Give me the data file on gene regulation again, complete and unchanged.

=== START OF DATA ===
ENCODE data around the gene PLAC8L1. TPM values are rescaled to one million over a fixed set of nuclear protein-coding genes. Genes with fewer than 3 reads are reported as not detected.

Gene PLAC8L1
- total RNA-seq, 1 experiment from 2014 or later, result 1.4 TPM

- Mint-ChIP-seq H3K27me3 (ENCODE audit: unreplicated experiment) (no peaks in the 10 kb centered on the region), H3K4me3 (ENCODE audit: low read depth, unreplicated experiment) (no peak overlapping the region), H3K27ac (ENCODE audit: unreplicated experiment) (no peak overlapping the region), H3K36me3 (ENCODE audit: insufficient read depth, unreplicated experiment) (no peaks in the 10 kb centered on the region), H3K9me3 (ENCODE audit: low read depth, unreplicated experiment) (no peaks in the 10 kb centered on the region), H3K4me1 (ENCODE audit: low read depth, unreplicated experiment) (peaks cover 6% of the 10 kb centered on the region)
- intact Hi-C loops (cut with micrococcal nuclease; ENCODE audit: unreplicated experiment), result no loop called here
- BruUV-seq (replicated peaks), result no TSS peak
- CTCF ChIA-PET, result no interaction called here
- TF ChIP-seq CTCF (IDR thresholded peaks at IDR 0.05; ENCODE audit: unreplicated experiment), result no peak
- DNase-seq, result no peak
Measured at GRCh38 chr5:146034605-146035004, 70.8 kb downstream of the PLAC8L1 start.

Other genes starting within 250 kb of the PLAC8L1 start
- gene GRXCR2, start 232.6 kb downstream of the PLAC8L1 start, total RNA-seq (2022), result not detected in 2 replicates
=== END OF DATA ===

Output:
ENCODE data around the gene PLAC8L1. TPM values are rescaled to one million over a fixed set of nuclear protein-coding genes. Genes with fewer than 3 reads are reported as not detected.

Gene PLAC8L1
- total RNA-seq, 1 experiment from 2014 or later, result 1.4 TPM

- Mint-ChIP-seq H3K27me3 (ENCODE audit: unreplicated experiment) (no peaks in the 10 kb centered on the region), H3K4me3 (ENCODE audit: low read depth, unreplicated experiment) (no peak overlapping the region), H3K27ac (ENCODE audit: unreplicated experiment) (no peak overlapping the region), H3K36me3 (ENCODE audit: insufficient read depth, unreplicated experiment) (no peaks in the 10 kb centered on the region), H3K9me3 (ENCODE audit: low read depth, unreplicated experiment) (no peaks in the 10 kb centered on the region), H3K4me1 (ENCODE audit: low read depth, unreplicated experiment) (peaks cover 6% of the 10 kb centered on the region)
- intact Hi-C loops (cut with micrococcal nuclease; ENCODE audit: unreplicated experiment), result no loop called here
- BruUV-seq (replicated peaks), result no TSS peak
- CTCF ChIA-PET, result no interaction called here
- TF ChIP-seq CTCF (IDR thresholded peaks at IDR 0.05; ENCODE audit: unreplicated experiment), result no peak
- DNase-seq, result no peak
Measured at GRCh38 chr5:146034605-146035004, 70.8 kb downstream of the PLAC8L1 start.

Other genes starting within 250 kb of the PLAC8L1 start
- gene GRXCR2, start 232.6 kb downstream of the PLAC8L1 start, total RNA-seq (2022), result not detected in 2 replicates